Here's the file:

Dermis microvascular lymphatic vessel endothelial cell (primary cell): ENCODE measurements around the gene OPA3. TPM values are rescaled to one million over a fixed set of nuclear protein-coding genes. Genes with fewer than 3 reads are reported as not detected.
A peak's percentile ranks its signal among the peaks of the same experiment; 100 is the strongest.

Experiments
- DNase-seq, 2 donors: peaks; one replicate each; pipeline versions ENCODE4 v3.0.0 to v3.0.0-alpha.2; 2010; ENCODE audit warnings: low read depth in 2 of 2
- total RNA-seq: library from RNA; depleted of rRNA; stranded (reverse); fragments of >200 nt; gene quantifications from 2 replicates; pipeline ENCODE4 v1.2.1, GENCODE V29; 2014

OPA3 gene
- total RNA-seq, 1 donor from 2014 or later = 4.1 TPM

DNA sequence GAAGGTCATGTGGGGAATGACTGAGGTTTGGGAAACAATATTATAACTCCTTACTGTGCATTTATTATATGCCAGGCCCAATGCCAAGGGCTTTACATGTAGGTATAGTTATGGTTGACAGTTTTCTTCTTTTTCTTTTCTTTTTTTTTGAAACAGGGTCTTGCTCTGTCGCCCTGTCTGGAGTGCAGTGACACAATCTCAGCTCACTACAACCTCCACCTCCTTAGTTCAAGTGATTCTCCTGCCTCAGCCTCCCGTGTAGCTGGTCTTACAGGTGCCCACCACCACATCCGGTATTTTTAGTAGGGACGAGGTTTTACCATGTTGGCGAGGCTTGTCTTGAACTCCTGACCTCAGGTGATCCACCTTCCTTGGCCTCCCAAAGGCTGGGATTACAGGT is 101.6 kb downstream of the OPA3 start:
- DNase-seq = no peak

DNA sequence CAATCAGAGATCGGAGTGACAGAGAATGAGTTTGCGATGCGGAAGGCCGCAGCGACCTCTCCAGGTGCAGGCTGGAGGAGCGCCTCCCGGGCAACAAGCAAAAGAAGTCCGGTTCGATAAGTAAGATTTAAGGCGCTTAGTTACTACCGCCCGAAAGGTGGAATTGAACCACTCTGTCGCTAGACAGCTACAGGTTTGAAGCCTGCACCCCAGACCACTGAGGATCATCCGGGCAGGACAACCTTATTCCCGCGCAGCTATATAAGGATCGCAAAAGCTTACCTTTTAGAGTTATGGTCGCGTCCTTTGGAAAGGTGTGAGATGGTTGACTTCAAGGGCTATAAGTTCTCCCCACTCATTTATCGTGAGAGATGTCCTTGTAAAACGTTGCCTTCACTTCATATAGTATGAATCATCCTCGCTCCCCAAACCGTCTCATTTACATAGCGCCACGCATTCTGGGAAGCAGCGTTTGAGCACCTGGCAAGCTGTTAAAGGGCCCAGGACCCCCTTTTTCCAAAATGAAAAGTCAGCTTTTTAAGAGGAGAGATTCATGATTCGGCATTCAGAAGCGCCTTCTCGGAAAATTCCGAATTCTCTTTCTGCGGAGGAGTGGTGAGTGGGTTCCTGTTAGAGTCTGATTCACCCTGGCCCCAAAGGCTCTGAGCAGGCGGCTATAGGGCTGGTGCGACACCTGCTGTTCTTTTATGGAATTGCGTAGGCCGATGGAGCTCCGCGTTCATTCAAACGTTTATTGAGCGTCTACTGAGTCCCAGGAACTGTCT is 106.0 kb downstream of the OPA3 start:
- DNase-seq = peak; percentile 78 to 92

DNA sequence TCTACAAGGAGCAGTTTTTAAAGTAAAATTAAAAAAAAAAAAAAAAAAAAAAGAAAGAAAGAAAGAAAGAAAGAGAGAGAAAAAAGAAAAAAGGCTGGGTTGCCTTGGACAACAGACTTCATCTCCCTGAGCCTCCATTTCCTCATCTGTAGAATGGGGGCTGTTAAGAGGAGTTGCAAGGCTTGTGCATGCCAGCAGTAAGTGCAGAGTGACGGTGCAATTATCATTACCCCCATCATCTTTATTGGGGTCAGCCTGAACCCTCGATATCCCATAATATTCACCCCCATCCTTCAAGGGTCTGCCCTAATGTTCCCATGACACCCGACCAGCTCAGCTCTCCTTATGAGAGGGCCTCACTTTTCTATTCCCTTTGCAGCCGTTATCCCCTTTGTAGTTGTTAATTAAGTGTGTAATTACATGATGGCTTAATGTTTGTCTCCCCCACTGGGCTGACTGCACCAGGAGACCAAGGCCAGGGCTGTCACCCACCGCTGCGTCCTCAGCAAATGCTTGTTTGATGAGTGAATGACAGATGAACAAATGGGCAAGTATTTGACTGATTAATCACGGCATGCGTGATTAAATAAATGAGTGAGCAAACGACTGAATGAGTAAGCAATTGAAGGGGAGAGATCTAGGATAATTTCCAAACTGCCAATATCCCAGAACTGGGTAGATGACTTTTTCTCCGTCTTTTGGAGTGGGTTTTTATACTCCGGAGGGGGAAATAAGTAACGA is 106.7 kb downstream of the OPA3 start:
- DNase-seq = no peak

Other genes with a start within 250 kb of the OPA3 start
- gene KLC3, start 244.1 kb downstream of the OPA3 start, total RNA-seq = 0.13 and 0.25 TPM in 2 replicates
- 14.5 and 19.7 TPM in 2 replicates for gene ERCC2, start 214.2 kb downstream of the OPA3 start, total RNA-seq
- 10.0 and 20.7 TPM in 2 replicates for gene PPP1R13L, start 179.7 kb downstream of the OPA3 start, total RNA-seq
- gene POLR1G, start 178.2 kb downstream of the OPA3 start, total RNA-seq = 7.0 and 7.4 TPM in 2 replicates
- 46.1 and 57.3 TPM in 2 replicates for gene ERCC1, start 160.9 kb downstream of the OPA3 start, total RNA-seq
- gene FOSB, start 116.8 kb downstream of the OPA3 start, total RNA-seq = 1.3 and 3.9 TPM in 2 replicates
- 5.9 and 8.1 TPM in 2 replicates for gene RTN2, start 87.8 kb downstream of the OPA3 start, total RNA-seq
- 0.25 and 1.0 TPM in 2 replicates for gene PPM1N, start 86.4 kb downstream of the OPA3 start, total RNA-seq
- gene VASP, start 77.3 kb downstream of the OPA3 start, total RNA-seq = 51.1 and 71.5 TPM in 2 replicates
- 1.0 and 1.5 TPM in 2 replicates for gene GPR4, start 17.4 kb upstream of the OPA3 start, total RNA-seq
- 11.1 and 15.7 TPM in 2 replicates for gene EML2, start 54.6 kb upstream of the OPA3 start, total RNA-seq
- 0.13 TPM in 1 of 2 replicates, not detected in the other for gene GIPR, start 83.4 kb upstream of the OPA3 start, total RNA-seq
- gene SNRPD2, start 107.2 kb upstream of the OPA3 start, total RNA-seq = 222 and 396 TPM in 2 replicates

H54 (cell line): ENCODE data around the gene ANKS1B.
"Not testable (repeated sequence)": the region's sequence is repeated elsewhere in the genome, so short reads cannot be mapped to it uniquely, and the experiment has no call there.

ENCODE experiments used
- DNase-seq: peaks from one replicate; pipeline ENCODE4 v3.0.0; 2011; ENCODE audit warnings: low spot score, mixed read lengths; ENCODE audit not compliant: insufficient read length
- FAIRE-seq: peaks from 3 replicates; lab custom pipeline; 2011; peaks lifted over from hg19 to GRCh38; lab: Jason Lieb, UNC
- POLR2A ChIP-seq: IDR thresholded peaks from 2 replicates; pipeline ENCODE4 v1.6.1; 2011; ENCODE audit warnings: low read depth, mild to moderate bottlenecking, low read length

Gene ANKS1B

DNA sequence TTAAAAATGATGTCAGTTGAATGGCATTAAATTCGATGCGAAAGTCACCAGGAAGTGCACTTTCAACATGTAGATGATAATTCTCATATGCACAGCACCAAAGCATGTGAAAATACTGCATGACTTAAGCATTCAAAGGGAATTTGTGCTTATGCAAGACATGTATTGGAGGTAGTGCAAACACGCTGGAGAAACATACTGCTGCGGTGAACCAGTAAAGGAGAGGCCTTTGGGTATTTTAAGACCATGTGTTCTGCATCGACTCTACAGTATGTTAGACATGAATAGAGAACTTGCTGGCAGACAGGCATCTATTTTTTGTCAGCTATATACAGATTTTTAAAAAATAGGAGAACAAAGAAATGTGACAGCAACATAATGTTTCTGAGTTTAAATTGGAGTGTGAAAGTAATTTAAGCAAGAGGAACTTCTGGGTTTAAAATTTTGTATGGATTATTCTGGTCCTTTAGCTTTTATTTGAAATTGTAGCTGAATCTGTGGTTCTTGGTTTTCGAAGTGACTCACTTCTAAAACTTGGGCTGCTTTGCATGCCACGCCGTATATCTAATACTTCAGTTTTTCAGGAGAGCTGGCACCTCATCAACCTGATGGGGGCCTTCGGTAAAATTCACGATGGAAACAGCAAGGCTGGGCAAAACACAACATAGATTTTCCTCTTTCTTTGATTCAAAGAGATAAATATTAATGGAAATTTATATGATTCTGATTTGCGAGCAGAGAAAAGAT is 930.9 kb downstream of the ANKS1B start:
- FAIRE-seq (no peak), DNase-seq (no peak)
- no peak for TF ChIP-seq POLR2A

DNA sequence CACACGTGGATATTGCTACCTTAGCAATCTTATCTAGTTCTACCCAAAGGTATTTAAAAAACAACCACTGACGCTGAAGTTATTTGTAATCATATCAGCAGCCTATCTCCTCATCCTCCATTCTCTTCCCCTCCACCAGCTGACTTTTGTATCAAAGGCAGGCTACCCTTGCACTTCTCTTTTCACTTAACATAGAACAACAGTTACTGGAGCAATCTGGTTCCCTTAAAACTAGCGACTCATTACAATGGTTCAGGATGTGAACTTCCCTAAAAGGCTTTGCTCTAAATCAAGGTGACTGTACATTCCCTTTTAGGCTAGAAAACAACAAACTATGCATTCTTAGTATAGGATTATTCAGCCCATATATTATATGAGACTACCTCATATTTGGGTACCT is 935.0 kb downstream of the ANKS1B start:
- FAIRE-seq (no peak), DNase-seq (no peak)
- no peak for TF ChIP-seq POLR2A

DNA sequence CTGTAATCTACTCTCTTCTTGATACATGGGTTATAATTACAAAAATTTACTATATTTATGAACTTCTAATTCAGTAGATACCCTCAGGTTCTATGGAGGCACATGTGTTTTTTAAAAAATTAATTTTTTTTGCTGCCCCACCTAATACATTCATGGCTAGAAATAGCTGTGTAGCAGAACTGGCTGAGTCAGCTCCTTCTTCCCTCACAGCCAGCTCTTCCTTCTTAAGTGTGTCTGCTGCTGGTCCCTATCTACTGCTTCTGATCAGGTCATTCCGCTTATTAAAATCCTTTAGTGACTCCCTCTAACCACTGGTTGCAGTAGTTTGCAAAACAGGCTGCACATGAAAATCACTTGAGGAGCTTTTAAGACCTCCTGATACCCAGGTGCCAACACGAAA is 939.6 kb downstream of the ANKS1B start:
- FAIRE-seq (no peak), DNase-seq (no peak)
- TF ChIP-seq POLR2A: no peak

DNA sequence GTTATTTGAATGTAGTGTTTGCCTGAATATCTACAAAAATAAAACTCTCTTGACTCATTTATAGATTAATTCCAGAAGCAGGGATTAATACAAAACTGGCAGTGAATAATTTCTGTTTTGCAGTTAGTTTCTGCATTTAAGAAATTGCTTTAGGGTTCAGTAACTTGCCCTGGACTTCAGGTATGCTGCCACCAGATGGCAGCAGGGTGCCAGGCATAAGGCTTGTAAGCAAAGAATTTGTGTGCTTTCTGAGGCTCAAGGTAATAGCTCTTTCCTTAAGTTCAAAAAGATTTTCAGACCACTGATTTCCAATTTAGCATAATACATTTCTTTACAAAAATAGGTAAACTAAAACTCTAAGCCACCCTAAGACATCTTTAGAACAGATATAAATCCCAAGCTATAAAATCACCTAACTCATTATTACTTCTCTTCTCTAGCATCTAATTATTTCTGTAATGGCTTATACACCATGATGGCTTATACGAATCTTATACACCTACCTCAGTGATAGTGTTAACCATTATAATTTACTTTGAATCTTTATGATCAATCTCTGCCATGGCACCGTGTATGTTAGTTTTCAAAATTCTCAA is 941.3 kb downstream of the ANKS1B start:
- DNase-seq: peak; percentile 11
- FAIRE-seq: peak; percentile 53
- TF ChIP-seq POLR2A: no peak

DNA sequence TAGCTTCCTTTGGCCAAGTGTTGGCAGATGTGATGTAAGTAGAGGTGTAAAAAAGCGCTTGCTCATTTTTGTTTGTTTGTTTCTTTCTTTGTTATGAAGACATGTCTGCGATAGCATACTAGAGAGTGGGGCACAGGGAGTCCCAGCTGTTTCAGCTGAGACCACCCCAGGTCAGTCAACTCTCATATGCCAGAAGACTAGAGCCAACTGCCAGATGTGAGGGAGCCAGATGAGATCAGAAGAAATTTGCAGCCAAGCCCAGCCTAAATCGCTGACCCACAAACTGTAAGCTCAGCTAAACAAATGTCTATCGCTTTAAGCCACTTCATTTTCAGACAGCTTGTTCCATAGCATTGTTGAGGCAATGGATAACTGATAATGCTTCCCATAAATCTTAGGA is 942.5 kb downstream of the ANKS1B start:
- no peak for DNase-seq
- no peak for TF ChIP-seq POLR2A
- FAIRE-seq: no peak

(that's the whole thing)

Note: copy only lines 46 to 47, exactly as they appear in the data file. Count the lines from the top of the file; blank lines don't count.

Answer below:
- FAIRE-seq: peak; percentile 53
- TF ChIP-seq POLR2A: no peak